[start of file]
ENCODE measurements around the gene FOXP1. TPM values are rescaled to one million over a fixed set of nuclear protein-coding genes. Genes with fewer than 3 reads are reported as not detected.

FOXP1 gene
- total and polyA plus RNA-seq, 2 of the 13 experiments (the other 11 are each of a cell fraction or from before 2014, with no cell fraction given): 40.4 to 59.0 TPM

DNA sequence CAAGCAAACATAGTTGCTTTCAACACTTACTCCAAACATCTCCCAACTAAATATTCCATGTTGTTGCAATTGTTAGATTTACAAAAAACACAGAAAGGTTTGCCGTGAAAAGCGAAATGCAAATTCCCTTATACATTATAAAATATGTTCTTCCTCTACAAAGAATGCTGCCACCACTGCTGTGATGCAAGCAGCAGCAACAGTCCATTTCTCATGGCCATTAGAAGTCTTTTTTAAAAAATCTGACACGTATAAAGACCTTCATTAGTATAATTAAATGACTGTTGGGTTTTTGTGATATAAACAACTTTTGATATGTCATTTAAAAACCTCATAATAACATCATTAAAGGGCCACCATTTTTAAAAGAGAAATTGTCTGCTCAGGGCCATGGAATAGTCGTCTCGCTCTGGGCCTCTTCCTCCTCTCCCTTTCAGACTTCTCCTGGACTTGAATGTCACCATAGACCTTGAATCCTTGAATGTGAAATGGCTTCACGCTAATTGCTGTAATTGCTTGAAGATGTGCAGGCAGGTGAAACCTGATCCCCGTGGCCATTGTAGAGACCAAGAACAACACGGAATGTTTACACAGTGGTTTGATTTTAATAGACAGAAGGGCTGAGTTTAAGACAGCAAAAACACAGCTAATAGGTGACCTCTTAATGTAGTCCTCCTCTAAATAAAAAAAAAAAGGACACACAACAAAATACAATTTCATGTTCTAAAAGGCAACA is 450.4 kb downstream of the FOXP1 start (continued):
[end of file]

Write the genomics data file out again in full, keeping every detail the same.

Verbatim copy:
ENCODE measurements around the gene FOXP1. TPM values are rescaled to one million over a fixed set of nuclear protein-coding genes. Genes with fewer than 3 reads are reported as not detected.

FOXP1 gene
- total and polyA plus RNA-seq, 2 of the 13 experiments (the other 11 are each of a cell fraction or from before 2014, with no cell fraction given): 40.4 to 59.0 TPM

DNA sequence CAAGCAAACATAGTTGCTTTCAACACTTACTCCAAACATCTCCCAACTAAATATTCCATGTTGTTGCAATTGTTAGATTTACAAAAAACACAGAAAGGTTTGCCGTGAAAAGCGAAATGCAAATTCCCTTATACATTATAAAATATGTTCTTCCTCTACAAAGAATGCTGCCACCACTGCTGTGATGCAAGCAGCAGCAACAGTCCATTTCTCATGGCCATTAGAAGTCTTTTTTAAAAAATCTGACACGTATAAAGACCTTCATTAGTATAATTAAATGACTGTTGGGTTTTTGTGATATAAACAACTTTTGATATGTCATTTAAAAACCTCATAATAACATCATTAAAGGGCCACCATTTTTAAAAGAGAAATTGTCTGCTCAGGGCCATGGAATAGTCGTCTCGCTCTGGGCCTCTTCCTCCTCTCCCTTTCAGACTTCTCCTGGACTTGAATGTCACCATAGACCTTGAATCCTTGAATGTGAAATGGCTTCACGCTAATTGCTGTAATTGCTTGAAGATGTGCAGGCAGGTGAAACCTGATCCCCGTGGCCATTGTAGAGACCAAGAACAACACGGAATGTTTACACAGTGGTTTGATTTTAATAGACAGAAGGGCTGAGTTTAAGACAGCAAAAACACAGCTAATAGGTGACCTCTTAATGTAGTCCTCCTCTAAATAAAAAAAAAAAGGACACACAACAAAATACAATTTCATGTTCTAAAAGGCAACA is 450.4 kb downstream of the FOXP1 start (continued):